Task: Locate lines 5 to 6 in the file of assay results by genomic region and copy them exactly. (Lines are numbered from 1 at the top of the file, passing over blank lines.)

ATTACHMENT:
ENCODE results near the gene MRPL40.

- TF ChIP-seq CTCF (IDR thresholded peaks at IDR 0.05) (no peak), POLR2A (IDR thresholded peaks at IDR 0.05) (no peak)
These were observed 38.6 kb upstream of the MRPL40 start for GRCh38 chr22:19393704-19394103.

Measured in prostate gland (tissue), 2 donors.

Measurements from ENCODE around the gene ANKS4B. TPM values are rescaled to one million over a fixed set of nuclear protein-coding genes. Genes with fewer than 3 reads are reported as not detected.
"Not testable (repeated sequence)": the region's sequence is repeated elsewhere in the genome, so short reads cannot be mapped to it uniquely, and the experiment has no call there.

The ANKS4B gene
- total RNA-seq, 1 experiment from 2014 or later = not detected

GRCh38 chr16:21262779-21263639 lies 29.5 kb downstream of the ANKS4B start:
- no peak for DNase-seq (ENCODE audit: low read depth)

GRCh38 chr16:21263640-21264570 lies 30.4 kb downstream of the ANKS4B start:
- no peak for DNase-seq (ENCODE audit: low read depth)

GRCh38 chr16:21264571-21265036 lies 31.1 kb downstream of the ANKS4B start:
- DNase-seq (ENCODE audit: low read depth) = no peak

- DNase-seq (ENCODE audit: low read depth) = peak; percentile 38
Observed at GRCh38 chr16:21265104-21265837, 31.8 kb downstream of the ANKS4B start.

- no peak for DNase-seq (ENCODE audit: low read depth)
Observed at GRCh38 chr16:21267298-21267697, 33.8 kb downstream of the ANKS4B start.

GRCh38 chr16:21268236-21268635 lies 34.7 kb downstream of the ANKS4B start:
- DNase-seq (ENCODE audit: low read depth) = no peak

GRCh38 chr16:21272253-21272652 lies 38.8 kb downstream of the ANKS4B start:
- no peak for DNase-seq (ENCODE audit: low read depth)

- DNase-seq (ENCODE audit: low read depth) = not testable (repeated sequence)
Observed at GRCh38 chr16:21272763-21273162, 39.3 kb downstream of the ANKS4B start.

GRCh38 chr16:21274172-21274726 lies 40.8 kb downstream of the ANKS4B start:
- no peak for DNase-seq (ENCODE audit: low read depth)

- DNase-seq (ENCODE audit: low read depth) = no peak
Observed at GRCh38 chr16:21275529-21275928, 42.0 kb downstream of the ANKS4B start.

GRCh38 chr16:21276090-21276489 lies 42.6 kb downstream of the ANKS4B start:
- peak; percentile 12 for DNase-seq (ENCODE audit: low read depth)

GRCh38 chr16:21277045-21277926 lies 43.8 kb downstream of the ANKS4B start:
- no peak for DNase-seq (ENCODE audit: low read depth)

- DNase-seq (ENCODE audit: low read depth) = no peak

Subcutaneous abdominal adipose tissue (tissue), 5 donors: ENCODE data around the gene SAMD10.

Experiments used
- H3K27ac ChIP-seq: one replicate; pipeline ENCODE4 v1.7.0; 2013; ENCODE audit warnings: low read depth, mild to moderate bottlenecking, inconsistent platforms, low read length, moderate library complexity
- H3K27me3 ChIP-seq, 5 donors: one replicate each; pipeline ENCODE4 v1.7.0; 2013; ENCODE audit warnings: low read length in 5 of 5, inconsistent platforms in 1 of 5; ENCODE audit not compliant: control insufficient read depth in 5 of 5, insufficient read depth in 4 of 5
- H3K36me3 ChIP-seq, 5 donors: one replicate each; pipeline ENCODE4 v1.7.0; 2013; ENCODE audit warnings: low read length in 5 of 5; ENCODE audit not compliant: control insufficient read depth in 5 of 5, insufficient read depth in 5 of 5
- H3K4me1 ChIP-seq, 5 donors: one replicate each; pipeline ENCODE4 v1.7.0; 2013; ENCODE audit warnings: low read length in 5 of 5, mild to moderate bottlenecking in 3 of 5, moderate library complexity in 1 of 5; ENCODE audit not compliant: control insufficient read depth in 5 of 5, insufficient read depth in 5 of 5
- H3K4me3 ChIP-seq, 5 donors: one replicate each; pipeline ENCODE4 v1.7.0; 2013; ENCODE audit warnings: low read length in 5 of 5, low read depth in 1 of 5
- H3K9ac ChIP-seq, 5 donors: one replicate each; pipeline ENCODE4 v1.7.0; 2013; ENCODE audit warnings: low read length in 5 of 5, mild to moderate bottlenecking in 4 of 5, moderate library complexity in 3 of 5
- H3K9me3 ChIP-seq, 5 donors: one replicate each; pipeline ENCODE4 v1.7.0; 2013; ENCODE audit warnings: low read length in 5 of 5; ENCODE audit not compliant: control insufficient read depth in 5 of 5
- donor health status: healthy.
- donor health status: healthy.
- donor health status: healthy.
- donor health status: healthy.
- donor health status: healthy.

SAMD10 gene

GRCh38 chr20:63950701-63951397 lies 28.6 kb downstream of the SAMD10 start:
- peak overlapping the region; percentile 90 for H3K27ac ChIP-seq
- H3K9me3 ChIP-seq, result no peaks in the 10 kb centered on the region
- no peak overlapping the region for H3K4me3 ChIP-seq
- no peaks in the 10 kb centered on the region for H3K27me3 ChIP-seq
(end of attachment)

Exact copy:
Measurements from ENCODE around the gene ANKS4B. TPM values are rescaled to one million over a fixed set of nuclear protein-coding genes. Genes with fewer than 3 reads are reported as not detected.
"Not testable (repeated sequence)": the region's sequence is repeated elsewhere in the genome, so short reads cannot be mapped to it uniquely, and the experiment has no call there.